"Veterans make you welcome, you come up and someone will put your arm around you, make you welcome," said Freese, who admitted this year it felt like "we were being hunted. Last year, we were the hunters."
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Chris Tunno, of the Cardinals crack P.R. staff, tells about a night in the clubhouse when Carpenter and Adam Wainwright called over infielder Matt Carpenter.
"Hey 'Little Carp' ever heard a 250-pound parakeet chirp?" Carpenter asked the back up infielder.
As soon as Little Carp shook his head no, Big Carp let out a loud shrill, ear-splitting tweet.
"I was 15 feet away and it scared the heck out of me," said Tunno.
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Cardinals hitting coach Mike Aldrete played 11 seasons in the majors. He was part of Tim Wallach's Montreal Expos, he was in the clubhouse with Paul O'Neill and Tino Martinez's New York Yankees, with Tony Gwynn's San Diego Padres, Terry Steinbach's Oakland A's and 'Mr. Angel' Tim Salmon's Anaheim Angels.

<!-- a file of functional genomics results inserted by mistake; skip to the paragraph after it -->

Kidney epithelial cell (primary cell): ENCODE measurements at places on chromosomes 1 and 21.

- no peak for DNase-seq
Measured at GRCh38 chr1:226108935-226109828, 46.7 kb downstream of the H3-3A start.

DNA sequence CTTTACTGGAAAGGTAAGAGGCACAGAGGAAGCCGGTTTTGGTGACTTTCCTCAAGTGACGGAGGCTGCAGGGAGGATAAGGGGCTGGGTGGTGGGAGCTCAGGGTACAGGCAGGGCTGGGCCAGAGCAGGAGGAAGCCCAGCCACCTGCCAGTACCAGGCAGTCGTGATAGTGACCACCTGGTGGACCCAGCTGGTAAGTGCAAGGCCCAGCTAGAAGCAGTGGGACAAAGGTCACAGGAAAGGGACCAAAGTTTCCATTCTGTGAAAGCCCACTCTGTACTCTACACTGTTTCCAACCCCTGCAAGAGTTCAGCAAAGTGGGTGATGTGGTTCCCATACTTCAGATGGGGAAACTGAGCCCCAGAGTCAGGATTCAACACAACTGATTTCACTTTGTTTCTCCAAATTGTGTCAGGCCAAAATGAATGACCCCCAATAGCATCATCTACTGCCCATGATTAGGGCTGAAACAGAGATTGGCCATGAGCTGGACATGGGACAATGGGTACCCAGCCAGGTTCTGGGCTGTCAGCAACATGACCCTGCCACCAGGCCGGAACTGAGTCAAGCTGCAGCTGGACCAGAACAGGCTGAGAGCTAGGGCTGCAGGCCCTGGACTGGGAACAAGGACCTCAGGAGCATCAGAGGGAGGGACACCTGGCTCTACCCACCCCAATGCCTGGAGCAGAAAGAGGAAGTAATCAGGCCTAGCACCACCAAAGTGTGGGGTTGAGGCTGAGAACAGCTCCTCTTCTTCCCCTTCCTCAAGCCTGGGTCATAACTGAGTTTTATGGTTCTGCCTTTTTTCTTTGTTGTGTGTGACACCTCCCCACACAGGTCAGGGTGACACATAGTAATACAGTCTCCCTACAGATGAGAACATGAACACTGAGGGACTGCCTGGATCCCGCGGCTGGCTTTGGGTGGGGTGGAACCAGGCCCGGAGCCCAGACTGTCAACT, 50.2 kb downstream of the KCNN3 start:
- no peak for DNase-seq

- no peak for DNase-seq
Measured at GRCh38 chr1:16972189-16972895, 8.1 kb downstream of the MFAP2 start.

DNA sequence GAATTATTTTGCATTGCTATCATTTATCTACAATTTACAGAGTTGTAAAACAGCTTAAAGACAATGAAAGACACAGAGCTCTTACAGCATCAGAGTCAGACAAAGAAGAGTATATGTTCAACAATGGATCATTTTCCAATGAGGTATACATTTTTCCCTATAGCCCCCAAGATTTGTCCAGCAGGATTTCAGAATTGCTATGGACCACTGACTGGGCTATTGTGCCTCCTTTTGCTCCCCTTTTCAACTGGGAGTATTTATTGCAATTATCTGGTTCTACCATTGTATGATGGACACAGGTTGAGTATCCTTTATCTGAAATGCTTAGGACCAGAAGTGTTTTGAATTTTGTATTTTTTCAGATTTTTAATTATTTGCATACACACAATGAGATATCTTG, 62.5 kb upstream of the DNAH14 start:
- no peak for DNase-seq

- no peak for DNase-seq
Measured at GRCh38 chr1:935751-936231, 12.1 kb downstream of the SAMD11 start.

"The only place beside here where the pitcher was the main presence in the clubhouse was Mike Krukow with the Giants," said Aldrete, a St. Louis coach for five seasons. "There is an interesting dynamic going on: he's older, he's been really, really good, he's had his butt handed to him, he's been everywhere in between, he's been hurt and battled back from serious injuries. And Albert is not here any longer.
"Chris Carpenter has the ability to relate to everyone in the clubhouse and where they are in their baseball life."
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"He's our leader in the clubhouse, we're aware of what he's accomplished, all of what he's gone through," said rookie reliever Trevor Rosenthal, who was clocked at 101 miles per hour in Game 3.